The Middle East is in turmoil now, possibly again on the verge of a major war that could draw in the United States and Russia. President Donald Trump has pulled the United States out of the six nation nuclear agreement with Iran, known as the Joint Comprehensive Plan of Action or JCPOA. Although a few of his advisers counseled against leaving the agreement, he has brought into his cabinet advisers who are known to be hawkish toward the Middle East and prefer regime change in that area to regime reform. The most notable of these advisers is John Bolton, appointed as director of the National Security Agency. His policies align well with those of the Israeli Prime Minister, Benjamin Netanyahu, who condemned the nuclear accord with Iran from the outset.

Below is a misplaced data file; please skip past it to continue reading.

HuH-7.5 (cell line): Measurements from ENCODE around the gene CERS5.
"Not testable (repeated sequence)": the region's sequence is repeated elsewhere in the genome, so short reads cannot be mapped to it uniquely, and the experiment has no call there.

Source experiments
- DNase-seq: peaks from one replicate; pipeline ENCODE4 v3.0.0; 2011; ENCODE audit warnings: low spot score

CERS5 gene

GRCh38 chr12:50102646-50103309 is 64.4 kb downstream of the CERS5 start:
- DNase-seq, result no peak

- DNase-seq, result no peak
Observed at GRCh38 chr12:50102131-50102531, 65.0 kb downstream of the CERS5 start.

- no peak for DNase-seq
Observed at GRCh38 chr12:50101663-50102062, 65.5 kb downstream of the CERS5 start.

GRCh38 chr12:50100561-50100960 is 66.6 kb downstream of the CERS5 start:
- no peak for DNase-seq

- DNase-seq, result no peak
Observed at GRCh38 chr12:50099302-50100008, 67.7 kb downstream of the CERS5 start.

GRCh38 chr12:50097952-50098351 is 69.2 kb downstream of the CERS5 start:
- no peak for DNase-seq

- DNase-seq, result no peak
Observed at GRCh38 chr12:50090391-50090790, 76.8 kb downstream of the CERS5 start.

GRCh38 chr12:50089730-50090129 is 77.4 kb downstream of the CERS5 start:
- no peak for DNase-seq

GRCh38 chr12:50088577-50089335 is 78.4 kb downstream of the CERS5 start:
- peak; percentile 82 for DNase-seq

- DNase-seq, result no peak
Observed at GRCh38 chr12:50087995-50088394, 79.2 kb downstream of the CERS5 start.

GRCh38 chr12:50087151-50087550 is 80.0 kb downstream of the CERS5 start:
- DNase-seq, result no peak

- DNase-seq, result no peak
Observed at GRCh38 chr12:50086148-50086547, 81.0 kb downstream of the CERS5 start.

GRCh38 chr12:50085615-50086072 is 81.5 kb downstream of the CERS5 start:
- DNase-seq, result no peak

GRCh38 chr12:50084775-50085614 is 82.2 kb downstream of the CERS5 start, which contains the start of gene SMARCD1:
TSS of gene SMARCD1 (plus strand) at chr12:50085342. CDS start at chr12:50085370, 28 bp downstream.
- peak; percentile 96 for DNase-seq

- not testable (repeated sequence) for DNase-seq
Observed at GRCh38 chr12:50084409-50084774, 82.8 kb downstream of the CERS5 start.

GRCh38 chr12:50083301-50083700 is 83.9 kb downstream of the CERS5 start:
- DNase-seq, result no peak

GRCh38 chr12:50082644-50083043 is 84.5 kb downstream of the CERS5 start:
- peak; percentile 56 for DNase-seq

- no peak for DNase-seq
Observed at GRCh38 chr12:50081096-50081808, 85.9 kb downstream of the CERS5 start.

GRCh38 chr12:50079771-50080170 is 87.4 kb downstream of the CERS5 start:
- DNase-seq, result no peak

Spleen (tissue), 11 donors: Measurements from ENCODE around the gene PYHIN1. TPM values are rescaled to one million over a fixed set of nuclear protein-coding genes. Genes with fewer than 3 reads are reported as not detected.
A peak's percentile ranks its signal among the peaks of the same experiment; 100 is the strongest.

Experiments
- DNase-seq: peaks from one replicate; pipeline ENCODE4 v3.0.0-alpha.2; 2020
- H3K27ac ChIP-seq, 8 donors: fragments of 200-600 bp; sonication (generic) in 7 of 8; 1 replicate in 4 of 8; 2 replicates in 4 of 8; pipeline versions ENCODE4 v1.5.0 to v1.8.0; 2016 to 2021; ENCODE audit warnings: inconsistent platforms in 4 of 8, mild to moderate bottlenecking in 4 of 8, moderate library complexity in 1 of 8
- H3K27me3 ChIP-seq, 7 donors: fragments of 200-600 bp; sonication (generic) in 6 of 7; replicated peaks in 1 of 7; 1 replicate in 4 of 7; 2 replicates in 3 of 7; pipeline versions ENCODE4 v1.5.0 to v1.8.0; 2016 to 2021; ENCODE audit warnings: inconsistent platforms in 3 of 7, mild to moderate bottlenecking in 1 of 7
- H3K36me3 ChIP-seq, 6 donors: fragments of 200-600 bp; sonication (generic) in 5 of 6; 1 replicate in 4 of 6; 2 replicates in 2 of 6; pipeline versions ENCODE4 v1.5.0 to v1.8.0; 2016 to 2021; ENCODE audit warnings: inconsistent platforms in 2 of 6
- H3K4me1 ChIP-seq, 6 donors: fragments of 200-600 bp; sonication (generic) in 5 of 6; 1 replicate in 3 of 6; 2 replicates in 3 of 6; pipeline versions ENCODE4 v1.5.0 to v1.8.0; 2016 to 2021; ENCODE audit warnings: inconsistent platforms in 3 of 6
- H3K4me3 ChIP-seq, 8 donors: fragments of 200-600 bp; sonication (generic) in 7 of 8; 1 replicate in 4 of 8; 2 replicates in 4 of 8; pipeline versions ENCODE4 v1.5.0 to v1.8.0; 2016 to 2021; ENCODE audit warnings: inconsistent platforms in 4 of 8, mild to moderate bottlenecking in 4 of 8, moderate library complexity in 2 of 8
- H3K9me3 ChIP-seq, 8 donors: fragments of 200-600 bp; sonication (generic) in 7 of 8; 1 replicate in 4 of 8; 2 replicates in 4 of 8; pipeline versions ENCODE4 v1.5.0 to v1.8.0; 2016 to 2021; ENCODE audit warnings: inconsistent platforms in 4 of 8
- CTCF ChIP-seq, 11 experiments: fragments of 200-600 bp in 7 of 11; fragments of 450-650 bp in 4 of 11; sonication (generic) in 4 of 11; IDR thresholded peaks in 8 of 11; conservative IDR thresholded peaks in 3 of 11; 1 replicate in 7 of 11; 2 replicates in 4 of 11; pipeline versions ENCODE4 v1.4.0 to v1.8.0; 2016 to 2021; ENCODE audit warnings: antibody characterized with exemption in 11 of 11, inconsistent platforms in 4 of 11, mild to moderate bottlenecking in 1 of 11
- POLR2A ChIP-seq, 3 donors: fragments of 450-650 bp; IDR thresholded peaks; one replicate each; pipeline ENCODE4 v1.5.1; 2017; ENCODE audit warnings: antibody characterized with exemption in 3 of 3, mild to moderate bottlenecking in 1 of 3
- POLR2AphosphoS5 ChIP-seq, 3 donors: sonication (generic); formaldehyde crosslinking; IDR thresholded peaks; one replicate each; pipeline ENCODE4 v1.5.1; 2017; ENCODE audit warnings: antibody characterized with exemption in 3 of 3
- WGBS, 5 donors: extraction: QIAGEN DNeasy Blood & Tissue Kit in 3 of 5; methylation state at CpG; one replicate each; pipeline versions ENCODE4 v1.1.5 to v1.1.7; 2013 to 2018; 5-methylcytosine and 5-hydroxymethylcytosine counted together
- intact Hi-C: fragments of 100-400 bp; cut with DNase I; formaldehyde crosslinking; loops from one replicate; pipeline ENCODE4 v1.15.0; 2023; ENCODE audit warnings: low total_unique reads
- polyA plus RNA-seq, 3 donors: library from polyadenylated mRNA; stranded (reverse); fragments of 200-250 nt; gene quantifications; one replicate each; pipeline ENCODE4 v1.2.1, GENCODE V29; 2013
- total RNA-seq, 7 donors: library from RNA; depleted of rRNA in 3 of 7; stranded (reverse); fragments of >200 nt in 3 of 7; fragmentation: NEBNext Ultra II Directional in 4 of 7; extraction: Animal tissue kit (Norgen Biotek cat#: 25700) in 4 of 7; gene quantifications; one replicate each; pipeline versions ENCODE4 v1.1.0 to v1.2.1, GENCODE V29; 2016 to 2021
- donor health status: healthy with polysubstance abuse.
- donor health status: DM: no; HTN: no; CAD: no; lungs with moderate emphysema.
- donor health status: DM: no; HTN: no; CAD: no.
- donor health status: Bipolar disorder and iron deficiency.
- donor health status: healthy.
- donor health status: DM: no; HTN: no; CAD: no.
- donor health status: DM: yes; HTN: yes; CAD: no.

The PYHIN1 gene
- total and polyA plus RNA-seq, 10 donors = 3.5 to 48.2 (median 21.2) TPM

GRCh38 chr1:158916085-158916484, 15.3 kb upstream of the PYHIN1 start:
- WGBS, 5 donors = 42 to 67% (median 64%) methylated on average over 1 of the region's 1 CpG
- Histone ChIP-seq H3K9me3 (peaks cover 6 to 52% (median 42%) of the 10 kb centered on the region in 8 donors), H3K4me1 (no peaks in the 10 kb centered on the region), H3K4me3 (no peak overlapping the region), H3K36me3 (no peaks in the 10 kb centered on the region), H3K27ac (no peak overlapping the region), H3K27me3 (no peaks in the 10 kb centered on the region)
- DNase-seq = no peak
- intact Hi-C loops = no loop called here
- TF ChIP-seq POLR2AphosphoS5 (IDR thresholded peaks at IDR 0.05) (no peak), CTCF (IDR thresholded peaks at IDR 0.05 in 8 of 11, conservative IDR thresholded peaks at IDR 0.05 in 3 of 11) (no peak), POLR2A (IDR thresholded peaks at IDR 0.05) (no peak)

On May 14 of this year Israel celebrated the seventieth anniversary of its existence. It has enjoyed extraordinary military successes against its Arab neighbors in 1948, 1956, and 1967, and after suffering a setback at the outset of the 1973 war with Egypt and Syria, the Israel Defense Force crossed the Suez Canal and was in a position to threaten the capitals of Egypt and Syria and their many population centers. Yet, in spite of its unmatched military capabilities in the Middle East, its strong cultural institutions, its technological capacities, and its high standards of living with respect to the other states in the region, Israel has negotiated peace agreements only with Egypt and Jordan.